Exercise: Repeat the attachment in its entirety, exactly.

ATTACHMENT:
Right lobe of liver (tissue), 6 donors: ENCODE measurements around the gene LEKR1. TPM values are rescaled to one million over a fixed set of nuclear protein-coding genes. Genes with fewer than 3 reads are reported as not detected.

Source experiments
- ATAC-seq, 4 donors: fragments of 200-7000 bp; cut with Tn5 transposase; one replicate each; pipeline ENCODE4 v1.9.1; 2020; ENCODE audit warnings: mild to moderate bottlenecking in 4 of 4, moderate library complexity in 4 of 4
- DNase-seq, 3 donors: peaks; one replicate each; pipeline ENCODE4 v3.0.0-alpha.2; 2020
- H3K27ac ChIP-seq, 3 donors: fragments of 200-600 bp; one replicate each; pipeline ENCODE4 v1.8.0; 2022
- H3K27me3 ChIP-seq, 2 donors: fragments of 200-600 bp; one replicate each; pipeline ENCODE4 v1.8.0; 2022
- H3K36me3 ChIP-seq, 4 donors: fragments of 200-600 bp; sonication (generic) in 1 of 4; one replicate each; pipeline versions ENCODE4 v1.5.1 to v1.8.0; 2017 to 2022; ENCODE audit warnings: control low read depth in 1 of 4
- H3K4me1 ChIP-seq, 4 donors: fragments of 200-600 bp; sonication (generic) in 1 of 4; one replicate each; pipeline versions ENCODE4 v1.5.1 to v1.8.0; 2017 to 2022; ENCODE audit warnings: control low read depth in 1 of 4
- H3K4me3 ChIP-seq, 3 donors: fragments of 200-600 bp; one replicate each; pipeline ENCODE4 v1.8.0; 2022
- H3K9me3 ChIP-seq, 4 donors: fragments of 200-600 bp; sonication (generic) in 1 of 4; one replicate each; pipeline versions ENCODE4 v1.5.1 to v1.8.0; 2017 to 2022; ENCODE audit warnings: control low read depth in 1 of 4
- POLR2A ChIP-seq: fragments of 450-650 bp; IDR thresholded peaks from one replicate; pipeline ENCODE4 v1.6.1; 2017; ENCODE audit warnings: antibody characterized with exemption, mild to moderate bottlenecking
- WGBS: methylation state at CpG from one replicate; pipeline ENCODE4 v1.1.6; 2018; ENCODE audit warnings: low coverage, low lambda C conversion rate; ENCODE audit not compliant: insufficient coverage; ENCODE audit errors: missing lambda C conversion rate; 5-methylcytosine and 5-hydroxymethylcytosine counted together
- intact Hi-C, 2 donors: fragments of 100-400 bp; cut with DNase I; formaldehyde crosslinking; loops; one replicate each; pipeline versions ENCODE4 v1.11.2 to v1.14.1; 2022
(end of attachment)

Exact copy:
Right lobe of liver (tissue), 6 donors: ENCODE measurements around the gene LEKR1. TPM values are rescaled to one million over a fixed set of nuclear protein-coding genes. Genes with fewer than 3 reads are reported as not detected.

Source experiments
- ATAC-seq, 4 donors: fragments of 200-7000 bp; cut with Tn5 transposase; one replicate each; pipeline ENCODE4 v1.9.1; 2020; ENCODE audit warnings: mild to moderate bottlenecking in 4 of 4, moderate library complexity in 4 of 4
- DNase-seq, 3 donors: peaks; one replicate each; pipeline ENCODE4 v3.0.0-alpha.2; 2020
- H3K27ac ChIP-seq, 3 donors: fragments of 200-600 bp; one replicate each; pipeline ENCODE4 v1.8.0; 2022
- H3K27me3 ChIP-seq, 2 donors: fragments of 200-600 bp; one replicate each; pipeline ENCODE4 v1.8.0; 2022
- H3K36me3 ChIP-seq, 4 donors: fragments of 200-600 bp; sonication (generic) in 1 of 4; one replicate each; pipeline versions ENCODE4 v1.5.1 to v1.8.0; 2017 to 2022; ENCODE audit warnings: control low read depth in 1 of 4
- H3K4me1 ChIP-seq, 4 donors: fragments of 200-600 bp; sonication (generic) in 1 of 4; one replicate each; pipeline versions ENCODE4 v1.5.1 to v1.8.0; 2017 to 2022; ENCODE audit warnings: control low read depth in 1 of 4
- H3K4me3 ChIP-seq, 3 donors: fragments of 200-600 bp; one replicate each; pipeline ENCODE4 v1.8.0; 2022
- H3K9me3 ChIP-seq, 4 donors: fragments of 200-600 bp; sonication (generic) in 1 of 4; one replicate each; pipeline versions ENCODE4 v1.5.1 to v1.8.0; 2017 to 2022; ENCODE audit warnings: control low read depth in 1 of 4
- POLR2A ChIP-seq: fragments of 450-650 bp; IDR thresholded peaks from one replicate; pipeline ENCODE4 v1.6.1; 2017; ENCODE audit warnings: antibody characterized with exemption, mild to moderate bottlenecking
- WGBS: methylation state at CpG from one replicate; pipeline ENCODE4 v1.1.6; 2018; ENCODE audit warnings: low coverage, low lambda C conversion rate; ENCODE audit not compliant: insufficient coverage; ENCODE audit errors: missing lambda C conversion rate; 5-methylcytosine and 5-hydroxymethylcytosine counted together
- intact Hi-C, 2 donors: fragments of 100-400 bp; cut with DNase I; formaldehyde crosslinking; loops; one replicate each; pipeline versions ENCODE4 v1.11.2 to v1.14.1; 2022